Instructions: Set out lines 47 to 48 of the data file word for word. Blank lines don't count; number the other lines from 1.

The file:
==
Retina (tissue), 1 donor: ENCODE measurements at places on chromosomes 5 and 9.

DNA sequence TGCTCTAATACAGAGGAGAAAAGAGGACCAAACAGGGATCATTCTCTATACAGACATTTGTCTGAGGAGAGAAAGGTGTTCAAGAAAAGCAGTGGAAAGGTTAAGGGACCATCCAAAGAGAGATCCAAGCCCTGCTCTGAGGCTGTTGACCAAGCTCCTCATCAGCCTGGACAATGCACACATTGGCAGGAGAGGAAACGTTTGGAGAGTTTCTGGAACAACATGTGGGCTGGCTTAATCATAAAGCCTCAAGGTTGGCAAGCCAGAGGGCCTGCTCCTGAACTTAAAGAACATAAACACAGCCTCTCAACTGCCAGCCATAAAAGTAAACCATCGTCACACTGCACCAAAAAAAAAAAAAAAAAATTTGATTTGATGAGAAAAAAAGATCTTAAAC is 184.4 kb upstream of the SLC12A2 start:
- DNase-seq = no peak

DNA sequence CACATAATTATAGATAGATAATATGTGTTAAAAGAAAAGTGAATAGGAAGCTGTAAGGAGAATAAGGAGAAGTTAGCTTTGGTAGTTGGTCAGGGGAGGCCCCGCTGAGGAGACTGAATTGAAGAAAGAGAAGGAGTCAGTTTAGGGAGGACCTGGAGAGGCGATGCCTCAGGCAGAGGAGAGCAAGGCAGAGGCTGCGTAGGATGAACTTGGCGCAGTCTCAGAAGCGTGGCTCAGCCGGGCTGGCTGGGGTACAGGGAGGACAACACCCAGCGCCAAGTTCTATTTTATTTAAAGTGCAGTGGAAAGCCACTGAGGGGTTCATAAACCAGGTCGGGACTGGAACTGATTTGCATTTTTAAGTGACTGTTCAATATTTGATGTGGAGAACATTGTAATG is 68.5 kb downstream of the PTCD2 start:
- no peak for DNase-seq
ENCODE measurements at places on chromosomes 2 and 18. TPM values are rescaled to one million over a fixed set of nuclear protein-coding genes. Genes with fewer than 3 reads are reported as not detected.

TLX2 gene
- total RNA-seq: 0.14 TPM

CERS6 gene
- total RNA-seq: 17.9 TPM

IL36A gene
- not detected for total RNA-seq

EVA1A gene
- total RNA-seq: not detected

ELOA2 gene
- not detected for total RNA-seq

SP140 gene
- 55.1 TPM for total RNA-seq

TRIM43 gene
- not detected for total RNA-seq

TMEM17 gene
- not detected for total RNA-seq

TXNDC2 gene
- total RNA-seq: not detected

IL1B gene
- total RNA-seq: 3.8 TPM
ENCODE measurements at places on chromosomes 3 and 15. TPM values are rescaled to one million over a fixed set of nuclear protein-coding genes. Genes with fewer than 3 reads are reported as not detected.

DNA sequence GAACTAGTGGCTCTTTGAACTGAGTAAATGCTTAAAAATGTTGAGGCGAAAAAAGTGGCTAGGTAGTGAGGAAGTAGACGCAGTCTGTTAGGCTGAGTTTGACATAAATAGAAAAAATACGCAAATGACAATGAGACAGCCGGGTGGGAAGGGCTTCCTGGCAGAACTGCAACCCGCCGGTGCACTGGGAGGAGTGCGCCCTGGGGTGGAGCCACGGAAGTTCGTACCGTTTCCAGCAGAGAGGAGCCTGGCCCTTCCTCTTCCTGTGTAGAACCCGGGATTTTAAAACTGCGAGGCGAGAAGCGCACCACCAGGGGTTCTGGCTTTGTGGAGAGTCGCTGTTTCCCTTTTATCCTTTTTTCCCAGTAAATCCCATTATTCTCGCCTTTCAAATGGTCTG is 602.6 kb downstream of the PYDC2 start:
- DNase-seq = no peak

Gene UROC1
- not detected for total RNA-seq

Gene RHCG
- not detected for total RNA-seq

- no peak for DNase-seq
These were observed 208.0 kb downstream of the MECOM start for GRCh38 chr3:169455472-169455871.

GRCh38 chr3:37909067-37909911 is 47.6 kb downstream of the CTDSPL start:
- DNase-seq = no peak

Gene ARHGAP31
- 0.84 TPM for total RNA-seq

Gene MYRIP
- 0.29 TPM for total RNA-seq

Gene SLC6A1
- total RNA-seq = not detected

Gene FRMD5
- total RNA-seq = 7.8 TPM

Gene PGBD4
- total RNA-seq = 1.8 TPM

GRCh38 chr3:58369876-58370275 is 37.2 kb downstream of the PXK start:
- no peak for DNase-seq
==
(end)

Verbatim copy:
- total RNA-seq = 1.8 TPM

GRCh38 chr3:58369876-58370275 is 37.2 kb downstream of the PXK start: